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Dermatopathologist: Work with me


Tips to collect and prepare nail specimens that will help improve clinical pathology.

A dermatopathologist has a message for dermatologists whose patients need nail biopsies: Work with me.

Dermatologists can help their patients by assisting dermatopathologists with issues like nail clippings, nail templates and clinical photos, says Molly Hinshaw, M.D., an associate professor at the University of Wisconsin School of Medicine and Public Health.

Dr. Hinshaw spoke with Dermatology Times prior to her presentation titled “Tips From Your Dermatopathologist/Help Me Help You: Nail Specimens” at the summer meeting of the American Academy of Dermatology in Boston.

The first step, she says, is to choose a proper dermatopathologist, one who has experience in making clinical-pathologic correlations in nail disorders.

“Interpretation of nail specimens is a time-consuming process that relies on a thorough understanding of nail anatomy, distribution of melanocytes in healthy nail unit epithelium, pathologic processes that affect different portions of the nail unit and much more,” she says. “The report generated should assist the dermatologist in managing the patient.”

When a dermatologist sends in a nail specimen for biopsy, he or she should focus on helping the dermatopathologist visualize the cause of the nail pathology, Dr. Hinshaw says.

“One useful technique for accomplishing this is partial nail avulsion as opposed to total nail avulsion,” she says. “Partial nail avulsions can be performed transversely or longitudinally and offer the advantage of subsequent direct visualization of the nail problem as it arises from the matrix or bed. In addition, post-operative pain is better managed when the partially avulsed plate is laid back down after the specimen has been surgically removed.”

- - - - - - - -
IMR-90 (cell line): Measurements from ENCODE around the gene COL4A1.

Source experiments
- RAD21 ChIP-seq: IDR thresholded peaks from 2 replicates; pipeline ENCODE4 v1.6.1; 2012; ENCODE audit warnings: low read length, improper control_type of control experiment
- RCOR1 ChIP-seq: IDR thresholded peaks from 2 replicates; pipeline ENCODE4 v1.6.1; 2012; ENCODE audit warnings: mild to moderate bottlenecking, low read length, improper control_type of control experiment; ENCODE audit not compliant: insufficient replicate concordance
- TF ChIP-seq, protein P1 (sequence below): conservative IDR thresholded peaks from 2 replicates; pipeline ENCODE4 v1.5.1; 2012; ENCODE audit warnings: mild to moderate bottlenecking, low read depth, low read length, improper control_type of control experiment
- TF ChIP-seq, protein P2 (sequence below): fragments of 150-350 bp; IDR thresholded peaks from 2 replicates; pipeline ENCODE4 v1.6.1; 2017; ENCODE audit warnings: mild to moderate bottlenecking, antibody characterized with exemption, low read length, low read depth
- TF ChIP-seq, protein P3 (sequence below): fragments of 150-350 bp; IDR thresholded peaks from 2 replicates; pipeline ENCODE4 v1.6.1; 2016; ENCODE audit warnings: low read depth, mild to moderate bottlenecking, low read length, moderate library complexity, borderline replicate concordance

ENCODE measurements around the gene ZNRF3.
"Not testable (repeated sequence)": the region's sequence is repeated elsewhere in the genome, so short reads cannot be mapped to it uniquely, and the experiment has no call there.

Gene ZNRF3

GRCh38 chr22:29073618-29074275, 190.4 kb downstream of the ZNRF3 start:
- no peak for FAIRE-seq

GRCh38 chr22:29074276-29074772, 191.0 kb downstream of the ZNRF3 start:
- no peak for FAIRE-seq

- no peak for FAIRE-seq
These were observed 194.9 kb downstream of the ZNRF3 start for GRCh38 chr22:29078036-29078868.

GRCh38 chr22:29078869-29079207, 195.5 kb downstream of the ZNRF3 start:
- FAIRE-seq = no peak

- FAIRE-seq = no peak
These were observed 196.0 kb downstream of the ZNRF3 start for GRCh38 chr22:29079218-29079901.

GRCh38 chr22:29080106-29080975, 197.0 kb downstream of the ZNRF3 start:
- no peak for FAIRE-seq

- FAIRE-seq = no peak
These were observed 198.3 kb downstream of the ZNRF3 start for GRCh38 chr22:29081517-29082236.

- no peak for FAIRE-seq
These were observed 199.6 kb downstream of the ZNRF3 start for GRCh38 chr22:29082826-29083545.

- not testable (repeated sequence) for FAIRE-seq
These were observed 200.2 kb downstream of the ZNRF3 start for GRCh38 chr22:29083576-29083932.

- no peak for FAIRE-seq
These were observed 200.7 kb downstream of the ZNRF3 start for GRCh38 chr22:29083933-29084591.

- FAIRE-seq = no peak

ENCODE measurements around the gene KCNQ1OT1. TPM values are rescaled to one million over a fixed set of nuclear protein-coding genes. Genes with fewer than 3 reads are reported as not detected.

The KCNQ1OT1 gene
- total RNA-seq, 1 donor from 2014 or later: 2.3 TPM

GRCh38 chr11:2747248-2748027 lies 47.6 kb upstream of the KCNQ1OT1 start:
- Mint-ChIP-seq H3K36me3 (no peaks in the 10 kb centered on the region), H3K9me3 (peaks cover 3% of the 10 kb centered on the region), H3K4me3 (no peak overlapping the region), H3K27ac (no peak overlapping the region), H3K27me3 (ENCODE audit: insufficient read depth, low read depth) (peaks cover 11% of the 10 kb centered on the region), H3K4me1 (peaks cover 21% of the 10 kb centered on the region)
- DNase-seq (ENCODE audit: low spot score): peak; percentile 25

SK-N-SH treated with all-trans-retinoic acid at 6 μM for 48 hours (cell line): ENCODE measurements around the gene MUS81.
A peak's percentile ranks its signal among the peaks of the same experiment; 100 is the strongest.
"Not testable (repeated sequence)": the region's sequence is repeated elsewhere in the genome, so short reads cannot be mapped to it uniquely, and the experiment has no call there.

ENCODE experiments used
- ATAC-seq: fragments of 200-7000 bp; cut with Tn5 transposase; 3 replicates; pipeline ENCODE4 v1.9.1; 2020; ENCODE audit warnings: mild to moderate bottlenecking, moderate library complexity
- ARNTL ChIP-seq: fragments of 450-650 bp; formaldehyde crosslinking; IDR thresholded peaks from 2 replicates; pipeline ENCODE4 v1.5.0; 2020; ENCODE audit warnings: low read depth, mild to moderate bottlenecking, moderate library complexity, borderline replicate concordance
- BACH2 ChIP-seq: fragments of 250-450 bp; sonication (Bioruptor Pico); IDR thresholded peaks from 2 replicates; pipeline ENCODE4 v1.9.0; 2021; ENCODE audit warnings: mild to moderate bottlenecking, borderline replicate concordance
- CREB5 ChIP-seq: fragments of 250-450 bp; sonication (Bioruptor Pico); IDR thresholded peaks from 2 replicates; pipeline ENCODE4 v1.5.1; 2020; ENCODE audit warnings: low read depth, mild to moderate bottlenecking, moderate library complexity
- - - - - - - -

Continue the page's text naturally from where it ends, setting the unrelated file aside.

Another tip: Take special care when obtaining the nail specimen.

“My schedulers instruct patients coming to my office for a nail-related condition to grow their nails out prior to the appointment,” she says. This helps to make sure enough nail plate is available for clipping.

“I use a dual-action nail nipper for obtaining nail clippings, which has the advantages of being able to cut through even the thickest of nails and having a surface I can cover when clipping so that the fragments can be easily collected.”

Dr. Hinshaw also provides these pair of tips to fellow dermatopathologists:

  • “Provide nail templates to your referring dermatologists,” she says. “These are filter papers on which is printed a drawing of a nail.  These go on a sponge in a cassette immediately after the tissue is obtained. These help keep the tissue where it should be in the cassette and keep the nail specimens from rolling and being difficult to handle in the lab.”

  • “Ask your submitting physicians to submit a clinical photo with the biopsy, particularly of pigmented lesions. This will greatly assist the clinical-pathologic correlation and therefore the clinical utility of the dermatopathology report.”

Disclosure: Dr. Hinshaw reports no relevant disclosures.

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